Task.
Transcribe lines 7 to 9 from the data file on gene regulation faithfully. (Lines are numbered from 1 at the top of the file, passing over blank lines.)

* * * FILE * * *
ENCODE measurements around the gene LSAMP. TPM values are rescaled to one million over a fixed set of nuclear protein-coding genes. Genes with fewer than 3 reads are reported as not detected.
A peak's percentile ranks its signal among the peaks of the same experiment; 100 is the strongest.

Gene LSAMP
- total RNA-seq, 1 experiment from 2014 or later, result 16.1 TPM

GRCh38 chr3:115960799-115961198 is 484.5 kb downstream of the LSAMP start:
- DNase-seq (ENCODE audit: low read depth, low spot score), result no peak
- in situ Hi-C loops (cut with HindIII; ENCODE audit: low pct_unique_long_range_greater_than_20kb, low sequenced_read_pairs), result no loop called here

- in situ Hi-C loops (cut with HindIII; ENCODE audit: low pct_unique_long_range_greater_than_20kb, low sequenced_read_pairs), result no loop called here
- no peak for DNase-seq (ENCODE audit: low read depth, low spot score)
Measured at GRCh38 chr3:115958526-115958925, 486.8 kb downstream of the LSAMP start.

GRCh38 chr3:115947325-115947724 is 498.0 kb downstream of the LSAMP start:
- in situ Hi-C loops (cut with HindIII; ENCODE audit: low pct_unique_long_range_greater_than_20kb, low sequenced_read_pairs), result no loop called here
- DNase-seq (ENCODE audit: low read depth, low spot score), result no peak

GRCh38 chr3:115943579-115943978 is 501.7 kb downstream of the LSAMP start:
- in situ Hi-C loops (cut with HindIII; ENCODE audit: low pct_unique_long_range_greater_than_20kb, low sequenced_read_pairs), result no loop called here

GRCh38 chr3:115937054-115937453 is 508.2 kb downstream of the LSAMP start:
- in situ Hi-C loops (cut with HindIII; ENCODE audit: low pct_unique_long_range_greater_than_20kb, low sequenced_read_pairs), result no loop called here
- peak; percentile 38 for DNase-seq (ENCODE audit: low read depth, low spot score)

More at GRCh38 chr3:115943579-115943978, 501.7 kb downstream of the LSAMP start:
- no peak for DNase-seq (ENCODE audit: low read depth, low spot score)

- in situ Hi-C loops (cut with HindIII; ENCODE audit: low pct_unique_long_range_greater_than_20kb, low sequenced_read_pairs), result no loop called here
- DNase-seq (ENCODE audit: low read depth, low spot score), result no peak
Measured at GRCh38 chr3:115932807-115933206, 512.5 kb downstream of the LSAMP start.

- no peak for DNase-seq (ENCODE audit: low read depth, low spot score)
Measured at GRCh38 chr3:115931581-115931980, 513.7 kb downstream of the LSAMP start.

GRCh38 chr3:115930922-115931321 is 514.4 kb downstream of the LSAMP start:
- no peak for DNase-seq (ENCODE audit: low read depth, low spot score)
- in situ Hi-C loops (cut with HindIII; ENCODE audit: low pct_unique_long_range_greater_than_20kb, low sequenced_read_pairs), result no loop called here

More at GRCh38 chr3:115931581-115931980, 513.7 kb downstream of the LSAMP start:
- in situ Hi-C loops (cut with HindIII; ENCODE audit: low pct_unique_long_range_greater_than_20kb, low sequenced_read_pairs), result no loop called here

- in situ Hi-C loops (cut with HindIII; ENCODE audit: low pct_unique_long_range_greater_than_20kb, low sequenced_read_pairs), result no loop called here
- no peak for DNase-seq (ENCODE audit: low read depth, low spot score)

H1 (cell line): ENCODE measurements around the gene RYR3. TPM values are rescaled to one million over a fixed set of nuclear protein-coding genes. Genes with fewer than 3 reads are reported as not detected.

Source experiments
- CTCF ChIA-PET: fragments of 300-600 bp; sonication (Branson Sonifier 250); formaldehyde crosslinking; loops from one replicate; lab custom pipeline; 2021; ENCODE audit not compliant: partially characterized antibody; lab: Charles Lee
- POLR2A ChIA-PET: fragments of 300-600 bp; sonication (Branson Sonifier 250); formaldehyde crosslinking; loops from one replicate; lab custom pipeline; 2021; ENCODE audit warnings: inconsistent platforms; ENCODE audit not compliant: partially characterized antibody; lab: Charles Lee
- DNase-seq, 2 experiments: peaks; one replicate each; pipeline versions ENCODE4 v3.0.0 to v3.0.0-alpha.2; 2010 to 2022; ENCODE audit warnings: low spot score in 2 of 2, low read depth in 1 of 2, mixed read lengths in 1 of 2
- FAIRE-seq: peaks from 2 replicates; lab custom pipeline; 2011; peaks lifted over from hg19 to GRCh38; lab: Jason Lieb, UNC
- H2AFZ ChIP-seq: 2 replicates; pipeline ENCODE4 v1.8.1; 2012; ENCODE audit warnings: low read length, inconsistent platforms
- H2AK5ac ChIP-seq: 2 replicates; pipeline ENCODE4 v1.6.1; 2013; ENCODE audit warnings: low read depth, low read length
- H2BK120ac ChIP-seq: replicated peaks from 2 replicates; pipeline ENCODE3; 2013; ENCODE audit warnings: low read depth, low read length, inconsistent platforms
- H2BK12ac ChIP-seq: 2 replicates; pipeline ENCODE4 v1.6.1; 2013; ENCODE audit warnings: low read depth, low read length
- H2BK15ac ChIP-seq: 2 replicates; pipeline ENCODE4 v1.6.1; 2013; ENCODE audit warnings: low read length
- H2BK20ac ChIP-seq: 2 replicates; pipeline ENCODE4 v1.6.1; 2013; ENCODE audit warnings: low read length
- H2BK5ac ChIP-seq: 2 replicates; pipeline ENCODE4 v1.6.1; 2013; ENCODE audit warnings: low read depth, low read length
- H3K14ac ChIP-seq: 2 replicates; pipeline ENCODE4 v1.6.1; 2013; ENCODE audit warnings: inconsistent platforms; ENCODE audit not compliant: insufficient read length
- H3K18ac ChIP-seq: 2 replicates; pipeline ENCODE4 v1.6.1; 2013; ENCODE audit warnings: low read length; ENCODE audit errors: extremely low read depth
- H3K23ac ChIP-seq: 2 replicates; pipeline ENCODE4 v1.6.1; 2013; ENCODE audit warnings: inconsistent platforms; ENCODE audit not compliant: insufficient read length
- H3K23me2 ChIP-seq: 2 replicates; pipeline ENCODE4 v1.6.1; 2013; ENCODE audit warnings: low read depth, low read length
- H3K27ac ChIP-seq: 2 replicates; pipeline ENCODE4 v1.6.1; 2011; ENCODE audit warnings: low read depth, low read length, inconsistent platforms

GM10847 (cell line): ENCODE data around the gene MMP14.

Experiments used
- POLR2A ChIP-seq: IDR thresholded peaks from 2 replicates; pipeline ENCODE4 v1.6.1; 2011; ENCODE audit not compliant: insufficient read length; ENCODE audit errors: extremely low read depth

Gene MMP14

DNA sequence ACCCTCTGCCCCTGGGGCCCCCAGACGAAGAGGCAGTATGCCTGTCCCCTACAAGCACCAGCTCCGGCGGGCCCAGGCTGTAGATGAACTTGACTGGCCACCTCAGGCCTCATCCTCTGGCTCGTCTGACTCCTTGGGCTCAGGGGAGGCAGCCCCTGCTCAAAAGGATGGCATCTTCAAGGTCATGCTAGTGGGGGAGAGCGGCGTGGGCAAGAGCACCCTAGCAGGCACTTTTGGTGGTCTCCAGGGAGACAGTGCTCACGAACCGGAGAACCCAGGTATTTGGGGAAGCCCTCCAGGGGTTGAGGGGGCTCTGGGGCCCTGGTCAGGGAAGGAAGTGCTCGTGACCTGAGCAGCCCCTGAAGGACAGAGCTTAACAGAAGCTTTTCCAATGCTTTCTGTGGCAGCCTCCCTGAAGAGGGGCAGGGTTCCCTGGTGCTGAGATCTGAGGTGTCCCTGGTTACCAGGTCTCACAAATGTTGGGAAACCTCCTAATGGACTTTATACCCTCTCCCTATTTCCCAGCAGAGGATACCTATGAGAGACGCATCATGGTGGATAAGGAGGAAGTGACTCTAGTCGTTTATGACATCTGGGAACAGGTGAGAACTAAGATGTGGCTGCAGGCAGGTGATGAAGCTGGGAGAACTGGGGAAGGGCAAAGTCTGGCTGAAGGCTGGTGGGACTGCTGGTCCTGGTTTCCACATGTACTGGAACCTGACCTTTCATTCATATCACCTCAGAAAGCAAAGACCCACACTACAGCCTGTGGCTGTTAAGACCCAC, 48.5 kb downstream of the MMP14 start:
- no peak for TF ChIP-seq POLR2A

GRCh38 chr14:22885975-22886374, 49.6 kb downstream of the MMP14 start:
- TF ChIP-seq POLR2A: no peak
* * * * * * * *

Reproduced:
- in situ Hi-C loops (cut with HindIII; ENCODE audit: low pct_unique_long_range_greater_than_20kb, low sequenced_read_pairs), result no loop called here

- in situ Hi-C loops (cut with HindIII; ENCODE audit: low pct_unique_long_range_greater_than_20kb, low sequenced_read_pairs), result no loop called here
- no peak for DNase-seq (ENCODE audit: low read depth, low spot score)